- Counting Crows (left) and Matchbox Twenty want you to party like it's 1995 during their co-headlining show at the Arena.
Who's better: Counting Crows or Matchbox Twenty?
A ridiculous subject for debate, to be sure, but it's one that came up in the Inlander offices upon the announcement that both bands would be co-headlining a tour heading to the Arena.
Dan Nailen and I decided we'd each go to bat for one of the two '90s stalwarts, both of whom burned especially bright two decades ago, defending the merits of a couple of bands that aren't everyone's definition of cool.
— NATHAN WEINBENDER
Team Counting Crows
There was a moment in the mid-'90s when Counting Crows eclipsed Nirvana as the hottest band on the planet. Granted, it was right around when Kurt Cobain eclipsed himself, so we'll never know how things might have been different. What we do know is that after the flush of Seattle bands got hugely popular in Nirvana's wake, America's next favorite thing was this band of San Francisco coffeehouse poets and roots-loving folk rockers.
The '90s were weird like that.
Adam Duritz, Counting Crows' primary songwriter, has a genuine knack for crafting sing-along pop hits that always seem a little deeper — a little more poetic — than the bands that arrived around the same time as the Crows' debut, 1993's August and Everything After.
The first time I saw them, opening for Cracker at a bar, it was just as that album arrived in September. By December, MTV had the single "Mr. Jones" in heavy rotation. The album went platinum (1 million albums sold) by January '94, double platinum a month later, triple platinum by midsummer and five times platinum by December of that year. By the end they were arena headliners and opening stadiums for the Rolling Stones.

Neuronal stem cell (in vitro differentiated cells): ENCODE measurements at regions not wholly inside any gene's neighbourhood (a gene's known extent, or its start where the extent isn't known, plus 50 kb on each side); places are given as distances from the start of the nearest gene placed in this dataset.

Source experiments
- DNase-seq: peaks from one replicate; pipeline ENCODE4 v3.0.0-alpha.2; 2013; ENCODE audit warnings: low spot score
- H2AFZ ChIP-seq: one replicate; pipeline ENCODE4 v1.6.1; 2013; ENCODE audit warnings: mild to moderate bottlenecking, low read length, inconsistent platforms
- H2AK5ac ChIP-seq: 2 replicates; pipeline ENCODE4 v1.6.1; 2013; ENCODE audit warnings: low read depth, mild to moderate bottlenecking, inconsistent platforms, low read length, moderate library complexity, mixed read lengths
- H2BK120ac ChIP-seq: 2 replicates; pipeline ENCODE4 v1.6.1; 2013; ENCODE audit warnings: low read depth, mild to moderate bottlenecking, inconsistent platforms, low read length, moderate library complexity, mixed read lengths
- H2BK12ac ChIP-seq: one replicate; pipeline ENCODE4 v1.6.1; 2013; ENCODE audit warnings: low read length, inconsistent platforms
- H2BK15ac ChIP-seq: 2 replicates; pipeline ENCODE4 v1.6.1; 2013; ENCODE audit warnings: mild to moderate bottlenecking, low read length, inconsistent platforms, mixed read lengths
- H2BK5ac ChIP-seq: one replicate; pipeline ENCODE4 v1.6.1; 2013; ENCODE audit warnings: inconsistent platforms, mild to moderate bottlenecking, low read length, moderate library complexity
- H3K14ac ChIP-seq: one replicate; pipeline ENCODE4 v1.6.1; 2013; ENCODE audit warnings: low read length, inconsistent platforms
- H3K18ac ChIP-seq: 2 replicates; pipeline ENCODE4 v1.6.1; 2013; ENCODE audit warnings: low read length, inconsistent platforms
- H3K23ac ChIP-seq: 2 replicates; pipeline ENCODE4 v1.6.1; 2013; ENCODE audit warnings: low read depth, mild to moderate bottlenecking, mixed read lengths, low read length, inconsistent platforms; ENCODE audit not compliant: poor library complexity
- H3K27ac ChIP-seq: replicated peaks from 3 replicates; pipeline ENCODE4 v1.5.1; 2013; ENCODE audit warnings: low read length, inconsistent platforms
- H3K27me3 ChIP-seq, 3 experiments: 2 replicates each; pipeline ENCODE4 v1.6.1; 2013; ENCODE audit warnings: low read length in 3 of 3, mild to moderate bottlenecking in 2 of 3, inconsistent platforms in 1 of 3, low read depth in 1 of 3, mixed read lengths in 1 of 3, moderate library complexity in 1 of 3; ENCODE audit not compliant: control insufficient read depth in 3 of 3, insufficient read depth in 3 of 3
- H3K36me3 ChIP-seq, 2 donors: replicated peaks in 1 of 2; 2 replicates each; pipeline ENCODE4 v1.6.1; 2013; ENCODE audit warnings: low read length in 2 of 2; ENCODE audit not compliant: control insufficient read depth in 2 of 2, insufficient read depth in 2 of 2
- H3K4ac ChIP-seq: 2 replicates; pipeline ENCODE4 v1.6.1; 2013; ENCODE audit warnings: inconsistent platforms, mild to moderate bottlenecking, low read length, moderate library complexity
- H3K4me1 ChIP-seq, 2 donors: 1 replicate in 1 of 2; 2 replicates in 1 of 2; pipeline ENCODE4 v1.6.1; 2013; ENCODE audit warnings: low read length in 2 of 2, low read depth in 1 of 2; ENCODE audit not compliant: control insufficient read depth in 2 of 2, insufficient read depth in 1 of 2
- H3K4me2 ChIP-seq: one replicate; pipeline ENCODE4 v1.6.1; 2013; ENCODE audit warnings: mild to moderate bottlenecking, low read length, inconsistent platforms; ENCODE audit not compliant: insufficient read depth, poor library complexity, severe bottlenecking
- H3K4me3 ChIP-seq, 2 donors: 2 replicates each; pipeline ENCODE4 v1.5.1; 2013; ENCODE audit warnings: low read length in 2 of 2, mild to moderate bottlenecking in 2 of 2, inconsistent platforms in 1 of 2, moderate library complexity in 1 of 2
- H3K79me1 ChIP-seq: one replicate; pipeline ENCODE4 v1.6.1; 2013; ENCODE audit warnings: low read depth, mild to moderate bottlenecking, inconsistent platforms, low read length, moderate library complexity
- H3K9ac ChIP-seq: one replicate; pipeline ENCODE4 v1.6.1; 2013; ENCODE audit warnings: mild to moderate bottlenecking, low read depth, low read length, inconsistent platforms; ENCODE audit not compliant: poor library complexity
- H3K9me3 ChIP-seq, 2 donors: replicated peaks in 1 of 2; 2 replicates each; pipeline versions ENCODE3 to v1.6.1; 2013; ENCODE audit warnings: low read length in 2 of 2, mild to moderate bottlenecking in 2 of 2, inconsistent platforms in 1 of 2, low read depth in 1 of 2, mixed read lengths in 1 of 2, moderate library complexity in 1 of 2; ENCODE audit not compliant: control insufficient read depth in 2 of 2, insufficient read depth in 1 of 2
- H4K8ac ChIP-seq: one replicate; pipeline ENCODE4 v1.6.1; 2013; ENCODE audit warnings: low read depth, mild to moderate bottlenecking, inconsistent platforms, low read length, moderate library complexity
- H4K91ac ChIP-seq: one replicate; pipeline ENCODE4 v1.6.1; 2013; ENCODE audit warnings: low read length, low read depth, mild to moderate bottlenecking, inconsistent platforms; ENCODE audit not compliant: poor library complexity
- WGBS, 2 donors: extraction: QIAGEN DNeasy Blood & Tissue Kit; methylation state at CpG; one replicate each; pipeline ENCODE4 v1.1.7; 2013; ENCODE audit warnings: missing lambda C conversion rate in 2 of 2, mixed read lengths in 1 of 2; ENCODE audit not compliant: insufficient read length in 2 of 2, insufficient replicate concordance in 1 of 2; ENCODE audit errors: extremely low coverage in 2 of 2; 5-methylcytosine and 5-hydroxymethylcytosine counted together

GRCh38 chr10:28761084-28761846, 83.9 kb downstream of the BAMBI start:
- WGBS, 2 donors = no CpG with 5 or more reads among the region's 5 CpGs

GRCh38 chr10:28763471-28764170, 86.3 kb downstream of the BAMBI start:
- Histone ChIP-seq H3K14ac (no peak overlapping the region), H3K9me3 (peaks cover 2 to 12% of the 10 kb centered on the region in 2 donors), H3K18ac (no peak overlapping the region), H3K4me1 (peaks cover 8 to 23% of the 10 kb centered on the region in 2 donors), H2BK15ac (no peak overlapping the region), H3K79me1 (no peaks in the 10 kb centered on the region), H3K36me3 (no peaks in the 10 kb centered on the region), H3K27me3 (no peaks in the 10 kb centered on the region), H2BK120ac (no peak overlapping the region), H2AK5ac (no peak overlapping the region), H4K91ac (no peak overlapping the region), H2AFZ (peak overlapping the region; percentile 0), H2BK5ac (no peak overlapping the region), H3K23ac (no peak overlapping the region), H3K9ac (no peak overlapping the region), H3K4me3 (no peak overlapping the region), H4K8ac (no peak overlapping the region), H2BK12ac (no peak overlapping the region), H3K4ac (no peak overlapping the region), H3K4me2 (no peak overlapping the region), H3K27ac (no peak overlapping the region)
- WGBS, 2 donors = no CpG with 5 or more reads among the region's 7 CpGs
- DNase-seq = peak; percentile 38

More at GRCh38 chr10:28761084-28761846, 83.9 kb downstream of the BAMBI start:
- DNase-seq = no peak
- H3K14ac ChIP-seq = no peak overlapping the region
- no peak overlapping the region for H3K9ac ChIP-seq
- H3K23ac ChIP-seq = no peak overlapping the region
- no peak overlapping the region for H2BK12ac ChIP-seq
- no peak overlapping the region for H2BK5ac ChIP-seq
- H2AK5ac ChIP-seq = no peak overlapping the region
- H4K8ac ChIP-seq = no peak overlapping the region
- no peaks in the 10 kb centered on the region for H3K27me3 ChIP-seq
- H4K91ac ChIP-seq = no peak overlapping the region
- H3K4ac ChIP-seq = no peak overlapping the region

The band hasn't been as commercially successful in the intervening years, but they've released six more studio albums, and still play to adoring crowds of Gen Xers. I've seen them several times, and they put on a winning show, full of excellent musicianship and a whole lotta hits that were inescapable for about five years of my life. (DAN NAILEN)
Team Matchbox Twenty
Up to a certain point in your life, your musical taste is defined almost exclusively by what your parents, grandparents or older siblings listen to — in my case, a lot of late-'50s doo-wop and mid-'80s hard rock. But Matchbox Twenty was one of the first bands I liked on my own terms, and my casual fandom represented that intangible moment where you began to cultivate your own personal taste.
In retrospect, that's sort of embarrassing. I wasn't a die-hard, by any means: I didn't own any of their records beyond their 1996 debut Yourself or Someone Like You (the one with the sad, shirtless guy in what looks like an aviator's cap on the cover). I didn't download their newest singles on Napster. I never saw them live. By the time their next batch of songs dropped, I'd moved onto more sonically adventurous stuff.
But relistening to that first album today, I was transported back to that specific, not-too-long-ago era of popular music when alt-rock was getting less and less "alt-" and someone like Rob Thomas could become a genuine heartthrob (before he warbled his way onto that inescapably awful Santana track "Smooth," that is). The six singles on Yourself, four of which charted, still hold up as reliably catchy pop tunes; don't pretend like you can't belt out the words to "3 AM" from memory.
Look, I'm not trying to argue that Matchbox Twenty is an important band. Their music doesn't really take any chances, stylistically or otherwise, and Thomas' vowel-straining vocal stylings have been rightfully goofed on. But it's not necessarily a bad thing for artists to stay in the lane where they're most comfortable, especially when it gets them headlining arena tours.
I recommend that you dive back into the Top 40-friendly pleasures of Yourself or Someone Like You: Used copies are available for just a penny on Amazon. (NW) ♦
Matchbox Twenty and Counting Crows with Rivers and Rust • Wed, July 12 at 6:45 pm • $35-$85 • Spokane Arena • 720 W. Mallon • spokanearena.com • 279-7000